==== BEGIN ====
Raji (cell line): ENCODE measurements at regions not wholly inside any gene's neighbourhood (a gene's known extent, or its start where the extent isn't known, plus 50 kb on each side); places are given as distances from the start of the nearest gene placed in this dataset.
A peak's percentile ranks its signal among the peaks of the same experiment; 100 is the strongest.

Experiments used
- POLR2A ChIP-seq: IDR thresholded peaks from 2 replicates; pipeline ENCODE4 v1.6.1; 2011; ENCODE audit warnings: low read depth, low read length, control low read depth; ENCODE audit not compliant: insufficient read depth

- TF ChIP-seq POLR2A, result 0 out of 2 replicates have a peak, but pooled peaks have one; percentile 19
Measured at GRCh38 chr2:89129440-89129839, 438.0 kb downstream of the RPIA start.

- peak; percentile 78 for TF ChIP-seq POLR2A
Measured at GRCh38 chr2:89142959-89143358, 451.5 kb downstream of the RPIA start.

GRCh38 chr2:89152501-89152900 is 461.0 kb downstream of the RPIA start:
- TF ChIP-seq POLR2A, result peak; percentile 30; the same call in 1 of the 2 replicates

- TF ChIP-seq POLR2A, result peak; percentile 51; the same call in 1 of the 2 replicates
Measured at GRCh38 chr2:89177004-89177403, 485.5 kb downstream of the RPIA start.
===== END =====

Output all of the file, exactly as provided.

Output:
Raji (cell line): ENCODE measurements at regions not wholly inside any gene's neighbourhood (a gene's known extent, or its start where the extent isn't known, plus 50 kb on each side); places are given as distances from the start of the nearest gene placed in this dataset.
A peak's percentile ranks its signal among the peaks of the same experiment; 100 is the strongest.

Experiments used
- POLR2A ChIP-seq: IDR thresholded peaks from 2 replicates; pipeline ENCODE4 v1.6.1; 2011; ENCODE audit warnings: low read depth, low read length, control low read depth; ENCODE audit not compliant: insufficient read depth

- TF ChIP-seq POLR2A, result 0 out of 2 replicates have a peak, but pooled peaks have one; percentile 19
Measured at GRCh38 chr2:89129440-89129839, 438.0 kb downstream of the RPIA start.

- peak; percentile 78 for TF ChIP-seq POLR2A
Measured at GRCh38 chr2:89142959-89143358, 451.5 kb downstream of the RPIA start.

GRCh38 chr2:89152501-89152900 is 461.0 kb downstream of the RPIA start:
- TF ChIP-seq POLR2A, result peak; percentile 30; the same call in 1 of the 2 replicates

- TF ChIP-seq POLR2A, result peak; percentile 51; the same call in 1 of the 2 replicates
Measured at GRCh38 chr2:89177004-89177403, 485.5 kb downstream of the RPIA start.